There are other kinds of otherness. Like the fact that for a lot of older people in this country, people who were alive in the 60s and 70s and remember pre-EU Britain, Europe is still just a collection of neighbouring states. It reveals a lack of empathy that they are unable to realise that for most of us born after 1975, Europe is a part of our identity. Whether we call ourselves British, English, Scottish, Welsh, we have always been Europeans too. You’re robbing us of our identity, you pricks!

Poor life choices are poor life choices

For the moment, I am going to exclude protest voters, who, I hope, are educating themselves on the difference between how a FPTP General Election works and how a UK Referendum works so that they never do something like that ever again.

If you’ve voted Leave, the likelihood is that you‘ve swallowed a pack of lies, manipulations and misinformation. I have heard lots of well-reasoned, well thought-out, fact based arguments to Remain (I have heard some porkies too). For the most part, what I have heard from anyone who voted Leave has been inaccurate, preposterous or incredible. I’ve heard the occasional valid reason, too, but they were so niche that I don’t think we should kid ourselves that those are the reasons 52% of those who went to the polls voted the way they did.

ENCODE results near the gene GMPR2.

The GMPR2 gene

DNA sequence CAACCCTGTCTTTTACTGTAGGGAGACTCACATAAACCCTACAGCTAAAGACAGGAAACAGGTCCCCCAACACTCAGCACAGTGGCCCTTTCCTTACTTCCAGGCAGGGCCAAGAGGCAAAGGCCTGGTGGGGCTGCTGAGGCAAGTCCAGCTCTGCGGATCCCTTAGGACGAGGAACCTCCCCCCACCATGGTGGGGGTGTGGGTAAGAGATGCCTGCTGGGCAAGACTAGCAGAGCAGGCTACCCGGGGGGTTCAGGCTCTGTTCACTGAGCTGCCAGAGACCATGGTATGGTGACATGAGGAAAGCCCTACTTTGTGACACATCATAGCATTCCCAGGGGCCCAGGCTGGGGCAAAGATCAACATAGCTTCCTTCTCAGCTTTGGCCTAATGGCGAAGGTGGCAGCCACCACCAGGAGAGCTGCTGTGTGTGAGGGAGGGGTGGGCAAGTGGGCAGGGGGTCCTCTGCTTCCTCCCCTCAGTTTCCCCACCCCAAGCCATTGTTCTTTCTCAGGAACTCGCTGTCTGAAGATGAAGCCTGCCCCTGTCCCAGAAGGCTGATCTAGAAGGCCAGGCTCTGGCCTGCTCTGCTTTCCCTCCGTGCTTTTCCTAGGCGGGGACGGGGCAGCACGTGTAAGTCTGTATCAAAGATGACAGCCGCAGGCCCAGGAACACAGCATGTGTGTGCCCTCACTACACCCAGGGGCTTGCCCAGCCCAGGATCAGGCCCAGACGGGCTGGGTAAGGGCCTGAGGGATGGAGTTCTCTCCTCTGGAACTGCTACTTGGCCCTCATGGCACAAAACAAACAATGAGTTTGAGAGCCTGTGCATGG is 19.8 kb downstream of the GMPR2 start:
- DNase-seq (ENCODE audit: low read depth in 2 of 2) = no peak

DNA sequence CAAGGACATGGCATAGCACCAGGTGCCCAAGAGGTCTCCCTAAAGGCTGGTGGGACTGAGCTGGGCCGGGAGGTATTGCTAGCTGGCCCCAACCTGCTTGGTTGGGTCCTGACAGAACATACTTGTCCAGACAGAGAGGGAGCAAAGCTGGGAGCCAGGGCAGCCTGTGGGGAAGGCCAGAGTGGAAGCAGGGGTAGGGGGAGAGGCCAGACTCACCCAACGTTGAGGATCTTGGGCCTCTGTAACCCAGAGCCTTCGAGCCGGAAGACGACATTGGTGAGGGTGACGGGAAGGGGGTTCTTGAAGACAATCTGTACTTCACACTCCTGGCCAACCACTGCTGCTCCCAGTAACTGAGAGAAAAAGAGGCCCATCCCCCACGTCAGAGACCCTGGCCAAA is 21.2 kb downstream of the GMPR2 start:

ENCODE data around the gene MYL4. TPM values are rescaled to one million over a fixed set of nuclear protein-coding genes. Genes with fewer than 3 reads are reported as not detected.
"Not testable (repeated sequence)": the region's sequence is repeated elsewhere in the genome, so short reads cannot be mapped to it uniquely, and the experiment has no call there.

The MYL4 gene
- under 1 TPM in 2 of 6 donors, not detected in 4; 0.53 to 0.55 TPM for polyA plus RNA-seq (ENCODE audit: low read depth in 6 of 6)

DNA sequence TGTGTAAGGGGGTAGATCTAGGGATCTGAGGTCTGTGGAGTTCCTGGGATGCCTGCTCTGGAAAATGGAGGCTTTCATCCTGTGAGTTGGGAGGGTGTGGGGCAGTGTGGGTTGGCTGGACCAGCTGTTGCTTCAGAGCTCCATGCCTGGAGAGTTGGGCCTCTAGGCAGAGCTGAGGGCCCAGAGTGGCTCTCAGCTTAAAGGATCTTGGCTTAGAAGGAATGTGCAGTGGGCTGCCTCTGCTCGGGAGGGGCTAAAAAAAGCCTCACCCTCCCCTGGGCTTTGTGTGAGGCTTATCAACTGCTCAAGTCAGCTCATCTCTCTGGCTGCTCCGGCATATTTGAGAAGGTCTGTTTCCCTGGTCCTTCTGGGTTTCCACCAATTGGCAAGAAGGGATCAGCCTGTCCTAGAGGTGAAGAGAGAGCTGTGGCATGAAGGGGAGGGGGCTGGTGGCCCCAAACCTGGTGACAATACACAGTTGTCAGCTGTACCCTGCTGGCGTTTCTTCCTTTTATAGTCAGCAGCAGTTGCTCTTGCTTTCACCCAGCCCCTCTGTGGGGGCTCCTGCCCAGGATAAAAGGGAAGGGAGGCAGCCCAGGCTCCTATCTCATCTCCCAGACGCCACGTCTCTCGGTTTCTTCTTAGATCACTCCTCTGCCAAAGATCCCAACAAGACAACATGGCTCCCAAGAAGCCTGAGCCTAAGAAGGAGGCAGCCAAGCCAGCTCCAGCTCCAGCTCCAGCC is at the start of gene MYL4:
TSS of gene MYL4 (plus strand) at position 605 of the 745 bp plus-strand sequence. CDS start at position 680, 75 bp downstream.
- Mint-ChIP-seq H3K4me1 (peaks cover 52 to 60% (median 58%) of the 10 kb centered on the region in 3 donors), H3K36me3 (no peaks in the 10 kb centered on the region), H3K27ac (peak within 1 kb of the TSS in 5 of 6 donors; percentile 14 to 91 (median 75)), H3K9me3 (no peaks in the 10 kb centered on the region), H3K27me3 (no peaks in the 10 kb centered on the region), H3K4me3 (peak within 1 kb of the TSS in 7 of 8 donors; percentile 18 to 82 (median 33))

Admittedly, here in London it’s quite hard to locate a Leave voter, but here are some of the reasons I’ve come across:

  • I’ve heard a woman I consider fairly well-educated and well-informed tell me that our poor little island can’t cope with more immigrants even though there is no evidence to support claims that the UK is overpopulated and the housing crisis is to do with government policy and development greed not a lack of physical space. Not to mention the fact that the numbers of immigrants aren’t enough to cause that problem.
  • I’ve had a friend tell me about a colleague who voted Leave because they wanted it to be a close result.
  • I’ve had a friend with three degrees tell me that he thinks we should leave because free movement of people in the EU is unfair, that it makes EU migrants feel they don’t have to “make an effort” and that EU migrants are mainly unskilled and don’t bother to learn English.